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Ceramic Chip Cap Processing


Ceramic Chip Cap Processing | 18 November, 2003

Good Morning Everyone,

Recently we have received a directive from one of our customers regarding processing of ceramic chip caps. The directive states that soldering irons shall not be used to process or rework any ceramic chip cap anywhere in the process due to thermal stresses that are applied. I can see the validity in this statement, but this also raises the question about wave soldering and the thermal stress applied there. Also, I'm not sure how to proceed if there is a connector or other temp sensitive component close by.

My questions are: *How is everyone else processing this type of component? *Is there anyone else who follows this guideline? * If so, what are the recommended methods of Soldering/Rework

Any help would be greatly appreciated

Thanks In Advance


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Ceramic Chip Cap Processing | 18 November, 2003

To process Multy Layer Ceramic Chip Capacitor is a critical process some time underevaluated mainly at rework or repair step.

You can find useful guidelines on J-STD-001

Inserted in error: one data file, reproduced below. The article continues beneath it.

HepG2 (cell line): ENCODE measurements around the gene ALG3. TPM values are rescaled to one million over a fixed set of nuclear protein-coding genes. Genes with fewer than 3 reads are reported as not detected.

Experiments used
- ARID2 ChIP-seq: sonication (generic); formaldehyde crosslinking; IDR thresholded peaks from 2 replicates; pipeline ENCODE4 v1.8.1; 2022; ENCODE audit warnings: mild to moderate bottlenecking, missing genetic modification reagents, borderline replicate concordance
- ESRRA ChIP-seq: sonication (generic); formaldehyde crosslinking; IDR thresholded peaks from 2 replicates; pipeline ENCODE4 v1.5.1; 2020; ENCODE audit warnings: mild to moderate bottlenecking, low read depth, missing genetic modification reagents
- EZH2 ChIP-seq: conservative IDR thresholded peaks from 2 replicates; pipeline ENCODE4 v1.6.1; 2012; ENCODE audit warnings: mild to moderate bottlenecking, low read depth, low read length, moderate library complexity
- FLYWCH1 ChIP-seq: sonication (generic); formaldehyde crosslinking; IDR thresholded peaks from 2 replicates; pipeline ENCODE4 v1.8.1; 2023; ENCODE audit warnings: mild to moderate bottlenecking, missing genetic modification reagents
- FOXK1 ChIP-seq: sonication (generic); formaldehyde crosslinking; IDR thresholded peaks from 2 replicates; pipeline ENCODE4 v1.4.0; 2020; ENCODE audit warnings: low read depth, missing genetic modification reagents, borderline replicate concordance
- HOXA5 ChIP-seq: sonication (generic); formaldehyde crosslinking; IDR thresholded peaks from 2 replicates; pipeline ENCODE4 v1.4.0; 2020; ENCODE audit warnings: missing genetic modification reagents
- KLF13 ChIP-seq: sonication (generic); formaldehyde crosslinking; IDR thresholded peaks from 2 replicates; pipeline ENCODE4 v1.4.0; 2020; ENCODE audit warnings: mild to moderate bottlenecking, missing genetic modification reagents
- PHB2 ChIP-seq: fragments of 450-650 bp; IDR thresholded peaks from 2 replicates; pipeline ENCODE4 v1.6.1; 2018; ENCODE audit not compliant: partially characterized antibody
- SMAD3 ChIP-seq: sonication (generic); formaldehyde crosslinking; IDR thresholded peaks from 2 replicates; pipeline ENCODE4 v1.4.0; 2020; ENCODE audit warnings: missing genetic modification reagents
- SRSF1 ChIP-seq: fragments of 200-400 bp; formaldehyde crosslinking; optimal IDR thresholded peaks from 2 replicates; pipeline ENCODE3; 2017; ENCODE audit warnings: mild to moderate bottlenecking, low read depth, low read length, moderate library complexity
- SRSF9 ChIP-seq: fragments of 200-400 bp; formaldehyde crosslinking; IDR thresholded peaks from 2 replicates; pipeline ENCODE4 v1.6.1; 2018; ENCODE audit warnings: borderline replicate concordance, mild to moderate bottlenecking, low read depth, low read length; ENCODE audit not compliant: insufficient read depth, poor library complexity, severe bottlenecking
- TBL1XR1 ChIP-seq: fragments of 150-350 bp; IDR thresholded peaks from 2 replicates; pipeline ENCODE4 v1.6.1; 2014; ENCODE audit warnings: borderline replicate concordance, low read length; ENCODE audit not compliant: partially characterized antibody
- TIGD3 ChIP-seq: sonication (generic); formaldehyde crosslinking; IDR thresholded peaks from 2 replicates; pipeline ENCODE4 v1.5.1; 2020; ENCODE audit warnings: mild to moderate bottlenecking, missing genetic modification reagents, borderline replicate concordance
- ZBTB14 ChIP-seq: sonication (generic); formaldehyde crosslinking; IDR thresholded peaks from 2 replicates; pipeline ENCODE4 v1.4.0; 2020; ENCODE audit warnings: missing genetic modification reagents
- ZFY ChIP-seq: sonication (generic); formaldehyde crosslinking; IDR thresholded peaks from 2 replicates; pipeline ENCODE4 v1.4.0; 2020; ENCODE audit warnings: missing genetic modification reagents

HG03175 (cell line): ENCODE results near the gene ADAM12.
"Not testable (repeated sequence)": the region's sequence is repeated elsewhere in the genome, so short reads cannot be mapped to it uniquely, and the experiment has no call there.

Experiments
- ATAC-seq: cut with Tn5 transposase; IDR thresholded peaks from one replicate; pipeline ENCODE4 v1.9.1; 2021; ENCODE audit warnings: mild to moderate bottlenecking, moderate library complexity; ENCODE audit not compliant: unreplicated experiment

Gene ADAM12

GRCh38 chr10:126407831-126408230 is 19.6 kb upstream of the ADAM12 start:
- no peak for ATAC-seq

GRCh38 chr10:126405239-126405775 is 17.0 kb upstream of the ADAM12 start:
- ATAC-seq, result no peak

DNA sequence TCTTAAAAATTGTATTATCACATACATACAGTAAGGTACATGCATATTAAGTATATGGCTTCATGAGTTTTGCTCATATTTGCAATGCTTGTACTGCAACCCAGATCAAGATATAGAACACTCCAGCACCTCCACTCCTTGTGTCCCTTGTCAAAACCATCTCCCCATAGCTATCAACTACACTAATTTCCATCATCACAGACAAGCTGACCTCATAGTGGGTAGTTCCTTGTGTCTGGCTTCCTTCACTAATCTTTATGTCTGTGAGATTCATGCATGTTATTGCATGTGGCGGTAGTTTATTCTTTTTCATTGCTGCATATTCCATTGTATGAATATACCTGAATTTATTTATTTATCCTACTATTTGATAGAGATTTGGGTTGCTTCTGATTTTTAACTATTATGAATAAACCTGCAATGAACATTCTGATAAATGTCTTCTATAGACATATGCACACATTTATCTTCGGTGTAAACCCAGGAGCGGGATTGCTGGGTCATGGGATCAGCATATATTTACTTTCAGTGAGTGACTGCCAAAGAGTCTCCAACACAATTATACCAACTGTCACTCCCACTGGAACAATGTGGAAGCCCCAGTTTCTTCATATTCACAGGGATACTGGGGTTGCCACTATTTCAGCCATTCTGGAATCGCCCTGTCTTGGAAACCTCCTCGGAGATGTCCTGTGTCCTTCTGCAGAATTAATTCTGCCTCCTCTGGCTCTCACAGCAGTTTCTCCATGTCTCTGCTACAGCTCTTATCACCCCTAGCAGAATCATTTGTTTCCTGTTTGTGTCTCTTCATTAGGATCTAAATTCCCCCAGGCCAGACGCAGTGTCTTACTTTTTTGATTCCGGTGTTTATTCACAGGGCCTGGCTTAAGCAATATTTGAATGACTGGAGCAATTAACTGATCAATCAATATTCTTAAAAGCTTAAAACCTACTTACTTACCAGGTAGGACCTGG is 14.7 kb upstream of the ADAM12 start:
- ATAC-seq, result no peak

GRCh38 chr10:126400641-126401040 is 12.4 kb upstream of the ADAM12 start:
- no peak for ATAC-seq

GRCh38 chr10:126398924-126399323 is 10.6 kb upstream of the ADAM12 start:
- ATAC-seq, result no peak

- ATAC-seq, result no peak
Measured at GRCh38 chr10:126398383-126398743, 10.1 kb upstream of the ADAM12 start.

This message was posted via the Electronics Forum @

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Ceramic Chip Cap Processing | 19 November, 2003

A nearby company specifies 'no wave soldering of second side SMT components' [er, words to that effect] to their CM.

Among the the previous threads on SMTnet are:

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Ceramic Chip Cap Processing | 20 November, 2003

Thank You Dave,

This was exactly what I was looking for.


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Ceramic Chip Cap Processing | 21 November, 2003

We have a customer with the same requirements. We use a hot air pen to rework the caps. This is supposed to eliminate the thermal shock that is present when a soldering iron is used. The solder iron tip temp is usually 600-700 degrees and comes into direct contact with the part for virtually no preheat and shocks the component. Whereas the hot air brings temp up much more slowly and reduces/eliminates the thermal shock. As far as the wave process this customer does allow wave and I concur due to the preheat of components prior to soldering. Bottom side preheat to approximately 140-180 C prior to hitting the wave of a temp of usually about 240 C. This is much nicer than 20 C to 280 C at the touch of an iron.

Hope this was helpful P.S. I still haven't any data that shows all of the other ceramic caps failing due to soldering irons and we do medical and such. HMMMM


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